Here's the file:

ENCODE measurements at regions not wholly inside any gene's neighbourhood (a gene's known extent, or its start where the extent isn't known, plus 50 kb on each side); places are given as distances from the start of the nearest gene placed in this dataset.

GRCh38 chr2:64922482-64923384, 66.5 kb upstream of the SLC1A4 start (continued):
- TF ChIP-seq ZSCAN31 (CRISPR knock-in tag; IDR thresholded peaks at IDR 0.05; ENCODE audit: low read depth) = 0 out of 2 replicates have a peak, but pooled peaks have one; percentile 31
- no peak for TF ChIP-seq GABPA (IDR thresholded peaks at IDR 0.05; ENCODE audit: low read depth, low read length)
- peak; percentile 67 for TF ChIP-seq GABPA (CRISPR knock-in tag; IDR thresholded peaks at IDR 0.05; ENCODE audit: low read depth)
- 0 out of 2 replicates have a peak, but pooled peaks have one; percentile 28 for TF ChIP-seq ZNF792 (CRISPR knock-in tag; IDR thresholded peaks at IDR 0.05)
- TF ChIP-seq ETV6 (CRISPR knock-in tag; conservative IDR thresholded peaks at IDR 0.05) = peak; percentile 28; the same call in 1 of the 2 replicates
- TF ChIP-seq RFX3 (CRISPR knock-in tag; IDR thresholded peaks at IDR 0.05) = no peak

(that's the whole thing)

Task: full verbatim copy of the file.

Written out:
ENCODE measurements at regions not wholly inside any gene's neighbourhood (a gene's known extent, or its start where the extent isn't known, plus 50 kb on each side); places are given as distances from the start of the nearest gene placed in this dataset.

GRCh38 chr2:64922482-64923384, 66.5 kb upstream of the SLC1A4 start (continued):
- TF ChIP-seq ZSCAN31 (CRISPR knock-in tag; IDR thresholded peaks at IDR 0.05; ENCODE audit: low read depth) = 0 out of 2 replicates have a peak, but pooled peaks have one; percentile 31
- no peak for TF ChIP-seq GABPA (IDR thresholded peaks at IDR 0.05; ENCODE audit: low read depth, low read length)
- peak; percentile 67 for TF ChIP-seq GABPA (CRISPR knock-in tag; IDR thresholded peaks at IDR 0.05; ENCODE audit: low read depth)
- 0 out of 2 replicates have a peak, but pooled peaks have one; percentile 28 for TF ChIP-seq ZNF792 (CRISPR knock-in tag; IDR thresholded peaks at IDR 0.05)
- TF ChIP-seq ETV6 (CRISPR knock-in tag; conservative IDR thresholded peaks at IDR 0.05) = peak; percentile 28; the same call in 1 of the 2 replicates
- TF ChIP-seq RFX3 (CRISPR knock-in tag; IDR thresholded peaks at IDR 0.05) = no peak